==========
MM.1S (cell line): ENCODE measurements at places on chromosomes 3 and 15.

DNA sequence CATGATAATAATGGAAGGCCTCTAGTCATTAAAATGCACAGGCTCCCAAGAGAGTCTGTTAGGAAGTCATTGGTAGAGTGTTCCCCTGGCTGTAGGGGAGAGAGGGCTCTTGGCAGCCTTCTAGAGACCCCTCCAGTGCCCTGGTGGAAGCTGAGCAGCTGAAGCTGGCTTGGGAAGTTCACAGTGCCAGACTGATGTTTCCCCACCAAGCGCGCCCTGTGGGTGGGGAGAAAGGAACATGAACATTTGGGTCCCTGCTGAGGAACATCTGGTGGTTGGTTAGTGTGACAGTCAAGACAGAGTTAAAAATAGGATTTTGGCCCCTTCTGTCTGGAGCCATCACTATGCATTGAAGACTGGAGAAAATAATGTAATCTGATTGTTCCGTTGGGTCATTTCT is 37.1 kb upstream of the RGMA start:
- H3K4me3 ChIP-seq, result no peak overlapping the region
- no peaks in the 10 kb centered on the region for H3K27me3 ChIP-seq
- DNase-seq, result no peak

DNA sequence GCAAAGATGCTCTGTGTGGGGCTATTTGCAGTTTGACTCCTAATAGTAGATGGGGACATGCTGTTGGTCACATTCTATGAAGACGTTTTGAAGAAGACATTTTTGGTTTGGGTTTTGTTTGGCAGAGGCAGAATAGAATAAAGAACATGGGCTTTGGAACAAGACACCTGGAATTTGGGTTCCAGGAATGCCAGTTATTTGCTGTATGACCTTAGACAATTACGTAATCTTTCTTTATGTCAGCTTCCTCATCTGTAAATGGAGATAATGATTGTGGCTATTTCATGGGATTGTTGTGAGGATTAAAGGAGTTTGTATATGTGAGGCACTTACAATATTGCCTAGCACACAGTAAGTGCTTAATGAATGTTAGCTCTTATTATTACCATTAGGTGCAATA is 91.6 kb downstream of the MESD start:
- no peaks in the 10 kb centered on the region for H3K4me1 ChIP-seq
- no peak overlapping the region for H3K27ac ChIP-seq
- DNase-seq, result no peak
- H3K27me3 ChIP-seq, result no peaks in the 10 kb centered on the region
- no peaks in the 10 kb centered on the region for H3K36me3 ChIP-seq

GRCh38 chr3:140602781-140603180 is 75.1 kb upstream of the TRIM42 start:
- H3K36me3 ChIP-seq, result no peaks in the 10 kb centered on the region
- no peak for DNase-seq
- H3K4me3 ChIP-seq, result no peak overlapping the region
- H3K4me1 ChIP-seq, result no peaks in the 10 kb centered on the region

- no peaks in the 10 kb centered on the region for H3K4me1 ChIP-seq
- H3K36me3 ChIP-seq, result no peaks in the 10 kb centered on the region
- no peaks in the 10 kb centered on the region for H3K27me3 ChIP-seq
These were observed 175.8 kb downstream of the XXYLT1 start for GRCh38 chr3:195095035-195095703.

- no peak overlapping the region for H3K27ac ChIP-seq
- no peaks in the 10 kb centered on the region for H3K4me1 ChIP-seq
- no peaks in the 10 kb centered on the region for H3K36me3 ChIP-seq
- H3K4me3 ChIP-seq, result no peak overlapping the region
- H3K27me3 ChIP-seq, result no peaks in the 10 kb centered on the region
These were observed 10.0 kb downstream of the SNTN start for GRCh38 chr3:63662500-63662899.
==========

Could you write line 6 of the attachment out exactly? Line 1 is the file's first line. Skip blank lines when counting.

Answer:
DNA sequence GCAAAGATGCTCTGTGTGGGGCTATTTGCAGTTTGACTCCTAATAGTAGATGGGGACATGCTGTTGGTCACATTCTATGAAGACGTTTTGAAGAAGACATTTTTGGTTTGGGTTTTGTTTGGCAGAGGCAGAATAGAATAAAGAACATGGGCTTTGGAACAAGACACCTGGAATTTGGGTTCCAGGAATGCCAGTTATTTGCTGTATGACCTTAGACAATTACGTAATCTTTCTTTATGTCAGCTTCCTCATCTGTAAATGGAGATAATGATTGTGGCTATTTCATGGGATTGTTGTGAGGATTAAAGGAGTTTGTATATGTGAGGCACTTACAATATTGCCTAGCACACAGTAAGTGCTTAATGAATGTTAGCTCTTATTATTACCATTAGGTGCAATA is 91.6 kb downstream of the MESD start: